“I’ve spent my whole life working to this moment” – InQuire interviews Catfish and The Bottlemen

“I’ve spent my whole life working to this moment” – InQuire interviews Catfish and The Bottlemen

“That’s what I live for; everything about me is in the live show. That’s where I feel like I’m best” said Van McCann, lead singer of the band, when I spoke to him at Bestival 2014.

When I first saw Catfish and The Bottlemen at LodeStar Festival 2014, I’d only heard of them via passing comments such as “you should check them out, they’re going to be big” or “they sound like The Clash, but even better” and so I was already anticipating a great show. It’s not often that I get goose bumps at a live performance, but the energy on stage captivated me and I was in awe of the band straight away. I knew I had to find out more, and I had the pleasure of being able to interview Van McCann last weekend and see their live performance at Bestival.

Catfish and The Bottlemen hail from a little town in North Wales called Llandudno, but not all the band members were born there. “We started when I was 15, and we’ve been going 7/8 years now. We just kind of started in school as kids, but then I got kicked out of school cos I was in the band and I used to spend time recording instead of sitting my exams” says Van, in an almost school-tearaway-turned-rock-genius style. The name of the band comes from when Van was growing up in Australia – “I just remember being plodded outside this café and watching this guy who used to have this washing line with bottles hanging off it. He used to play them like a drum kit and he was called ‘Catfish the Bottleman’. So, when it came to naming the band I thought it was quite an apt thing to call us because it was my first memory of music” says Van on their YouTube video entitled “Why the name?” Since forming, Van tells me they’ve already written around three albums worth of material, used to gig 200 times per year and are ‘dead proud’ with the debut album, ‘The Balcony’, out on Monday 15th September via Island Records.

You might know Catfish and The Bottlemen for their single ‘Cocoon’, which has been making the playlist at BBC Radio 1 for a few weeks now. Much like the rest of the sublime songs on the album, it’s got a catchy hook and some intense and memorable guitar riffs. I asked Van where the inspiration for the song came from: “I wrote it [on a balcony in New York] because I was missing my girlfriend from home. Growing up where we’re from in a small town, everyone knows your business and that song is just about being so in love with someone or something that nothing outside of it matters.” It’s his favourite song on the album he tells me, and it’s not hard to see why. But then, when you listen to the whole album, it’s hard to not fall in love with all of their songs.

Catfish performing live at Bestival 2014. Photo: Dave Cocozza

From the moment ‘Homesick’ begins until the last note of ‘Tyrants’, the album flows effortlessly and you can tell the amount of work Van has put into it. Just how DO you write such an incredible album and how long does it take? “They take as long to listen to as they do to write, so literally three or four minutes” he tells me. I’m astounded. I can hardly have gone to the toilet or send a text in that time, let alone write a song! “It’s kind of a hunger. When you want to eat you get a feeling like “I need to eat” and I get that feeling and go pick my guitar up and it flies out. If I don’t have that feeling it might not be that good of a tune, when I get that feeling they’re usually good songs and it’s normally dead late at night. I never write lyrics down, I just sing them and I know what I want to write about. All my songs are about true stories.”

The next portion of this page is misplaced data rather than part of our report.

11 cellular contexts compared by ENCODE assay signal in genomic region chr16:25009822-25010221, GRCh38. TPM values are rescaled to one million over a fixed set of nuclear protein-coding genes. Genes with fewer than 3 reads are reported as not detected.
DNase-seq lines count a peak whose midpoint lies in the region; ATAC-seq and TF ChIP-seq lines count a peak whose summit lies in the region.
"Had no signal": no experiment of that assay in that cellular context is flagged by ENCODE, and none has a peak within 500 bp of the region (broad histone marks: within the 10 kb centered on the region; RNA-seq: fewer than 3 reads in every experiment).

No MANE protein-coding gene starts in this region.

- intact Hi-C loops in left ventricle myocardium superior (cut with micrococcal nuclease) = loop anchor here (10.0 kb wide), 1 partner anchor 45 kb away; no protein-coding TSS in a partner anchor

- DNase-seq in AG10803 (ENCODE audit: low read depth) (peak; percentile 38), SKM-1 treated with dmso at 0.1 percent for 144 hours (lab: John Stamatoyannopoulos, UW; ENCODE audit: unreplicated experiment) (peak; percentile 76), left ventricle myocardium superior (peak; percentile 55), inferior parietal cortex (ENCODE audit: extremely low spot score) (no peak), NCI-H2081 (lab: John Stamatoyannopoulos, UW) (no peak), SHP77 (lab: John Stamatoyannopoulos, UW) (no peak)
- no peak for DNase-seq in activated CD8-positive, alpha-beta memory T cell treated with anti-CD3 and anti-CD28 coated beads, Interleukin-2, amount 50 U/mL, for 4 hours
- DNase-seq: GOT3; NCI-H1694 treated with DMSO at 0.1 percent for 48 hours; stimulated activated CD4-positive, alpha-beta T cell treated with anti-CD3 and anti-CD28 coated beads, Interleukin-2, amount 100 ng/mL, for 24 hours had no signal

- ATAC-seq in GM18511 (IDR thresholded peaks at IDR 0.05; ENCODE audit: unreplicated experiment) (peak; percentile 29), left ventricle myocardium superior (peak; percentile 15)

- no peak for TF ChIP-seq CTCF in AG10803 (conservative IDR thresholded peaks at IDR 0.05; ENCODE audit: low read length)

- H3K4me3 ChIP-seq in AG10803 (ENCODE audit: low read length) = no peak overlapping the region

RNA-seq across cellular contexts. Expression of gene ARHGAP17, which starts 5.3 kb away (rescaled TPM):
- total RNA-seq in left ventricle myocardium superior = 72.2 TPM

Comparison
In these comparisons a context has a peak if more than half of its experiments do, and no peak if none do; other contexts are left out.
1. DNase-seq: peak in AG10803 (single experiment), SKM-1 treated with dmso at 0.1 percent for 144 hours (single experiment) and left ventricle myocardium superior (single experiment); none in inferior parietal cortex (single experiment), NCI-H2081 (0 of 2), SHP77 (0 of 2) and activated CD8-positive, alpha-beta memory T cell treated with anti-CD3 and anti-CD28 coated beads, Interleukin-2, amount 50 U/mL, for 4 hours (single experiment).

Van McCann at Bestival 2014. Photo: Lily Elden

They might have secured an album deal, but playing the live shows and doing gigs is where Van’s passion is. They’ve managed to sell out a full UK tour before the release date of their album. “I don’t like recording, I hate the way you can go do it again and all the stuff from me on the album is one take, and I refuse to do all my stuff again because I feel it’s not real. The live shows I’m buzzing about, the fact that THAT many people are banking on us is mint.” The energy coming off stage at their live performances speaks a million words and absolutely exemplifies the passion that Van has for music, and Catfish and The Bottlemen definitely didn’t disappoint at Bestival: passionate, energetic and humble to the crowd.

Our timeslot with Van is starting to come to an end, so I ask him about his thoughts on the album release and what the next few weeks hold for the band. Van perks up and says “I’m buzzing; I think the album is mint, the songs are mint and I’m dead proud of the album.”

“The next two weeks are going to be full on grafting. I’m excited. I know that no matter how the album does, I’ve worked hard and I’m well proud of it. Whether we sell a hundred, or a hundred thousand it doesn’t matter to me. It’s my life; I’ve spent my whole life working to this moment. Once it’s out I can focus on playing it to people and making people feel something.”

With that statement of passion for his music, our time is up and Van is whisked off to another interview. I’m still inspired, still enthralled and still in awe of the debut album wonder that is ‘The Balcony’. If it doesn’t get into the charts at a high position, I worry about the musical tastes of our generation. Catfish and The Bottlemen have worked hard to get where they are now, and deserve every bit of success. If you don’t get the album, you’ll be missing out.

Catfish and The Bottlemen’s debut album ‘The Balcony’ is available on iTunes NOW, and all good record stores. Find out more about the band at www.catfishandthebottlemen.com

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